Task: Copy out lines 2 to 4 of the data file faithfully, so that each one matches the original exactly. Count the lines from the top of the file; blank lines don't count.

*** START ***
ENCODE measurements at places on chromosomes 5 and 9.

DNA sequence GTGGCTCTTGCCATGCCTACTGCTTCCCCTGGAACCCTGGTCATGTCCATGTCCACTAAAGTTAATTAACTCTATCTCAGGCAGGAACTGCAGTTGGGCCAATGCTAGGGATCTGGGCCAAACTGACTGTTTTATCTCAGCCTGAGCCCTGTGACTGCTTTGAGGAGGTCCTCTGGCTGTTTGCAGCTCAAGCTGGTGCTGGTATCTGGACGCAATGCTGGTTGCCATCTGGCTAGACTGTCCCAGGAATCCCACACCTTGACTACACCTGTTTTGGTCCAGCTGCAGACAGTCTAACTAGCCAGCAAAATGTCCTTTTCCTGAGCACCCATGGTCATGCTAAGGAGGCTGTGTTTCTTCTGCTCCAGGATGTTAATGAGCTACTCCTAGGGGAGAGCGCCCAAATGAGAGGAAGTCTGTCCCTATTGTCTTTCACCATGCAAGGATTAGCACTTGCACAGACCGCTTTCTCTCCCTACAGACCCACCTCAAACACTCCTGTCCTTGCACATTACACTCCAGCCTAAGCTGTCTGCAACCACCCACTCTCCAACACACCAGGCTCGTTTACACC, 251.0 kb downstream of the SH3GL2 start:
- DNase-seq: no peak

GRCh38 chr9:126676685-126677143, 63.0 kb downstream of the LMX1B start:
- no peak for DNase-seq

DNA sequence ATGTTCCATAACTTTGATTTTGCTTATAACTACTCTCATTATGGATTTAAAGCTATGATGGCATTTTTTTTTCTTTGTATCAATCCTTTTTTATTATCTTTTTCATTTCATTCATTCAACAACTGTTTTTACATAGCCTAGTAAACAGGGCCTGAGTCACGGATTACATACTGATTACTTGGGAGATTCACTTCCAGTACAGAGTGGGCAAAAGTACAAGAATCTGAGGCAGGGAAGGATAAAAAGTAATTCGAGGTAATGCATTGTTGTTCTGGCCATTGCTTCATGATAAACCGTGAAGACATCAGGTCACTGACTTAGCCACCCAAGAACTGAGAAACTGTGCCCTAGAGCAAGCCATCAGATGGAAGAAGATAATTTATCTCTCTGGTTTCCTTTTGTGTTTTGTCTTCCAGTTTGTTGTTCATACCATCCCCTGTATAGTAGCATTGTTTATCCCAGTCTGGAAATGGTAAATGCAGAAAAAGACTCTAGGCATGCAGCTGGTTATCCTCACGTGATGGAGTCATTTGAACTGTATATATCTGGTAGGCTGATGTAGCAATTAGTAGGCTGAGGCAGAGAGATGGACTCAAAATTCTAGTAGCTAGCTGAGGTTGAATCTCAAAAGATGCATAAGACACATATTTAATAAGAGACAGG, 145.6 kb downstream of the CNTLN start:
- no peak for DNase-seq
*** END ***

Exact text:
DNA sequence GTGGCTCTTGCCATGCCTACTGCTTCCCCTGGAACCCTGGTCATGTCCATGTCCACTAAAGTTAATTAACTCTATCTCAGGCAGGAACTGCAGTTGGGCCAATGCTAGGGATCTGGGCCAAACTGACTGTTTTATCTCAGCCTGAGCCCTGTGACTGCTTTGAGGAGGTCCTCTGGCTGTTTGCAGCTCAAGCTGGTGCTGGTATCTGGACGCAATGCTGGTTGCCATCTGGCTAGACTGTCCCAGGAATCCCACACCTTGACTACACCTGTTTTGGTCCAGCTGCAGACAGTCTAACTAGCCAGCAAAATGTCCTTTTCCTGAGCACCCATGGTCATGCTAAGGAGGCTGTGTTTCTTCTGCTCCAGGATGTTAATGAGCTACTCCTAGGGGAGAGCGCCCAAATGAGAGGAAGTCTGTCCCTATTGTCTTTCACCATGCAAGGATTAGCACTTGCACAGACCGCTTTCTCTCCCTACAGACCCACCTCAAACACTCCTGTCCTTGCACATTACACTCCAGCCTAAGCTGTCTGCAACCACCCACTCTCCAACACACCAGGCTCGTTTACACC, 251.0 kb downstream of the SH3GL2 start:
- DNase-seq: no peak

GRCh38 chr9:126676685-126677143, 63.0 kb downstream of the LMX1B start: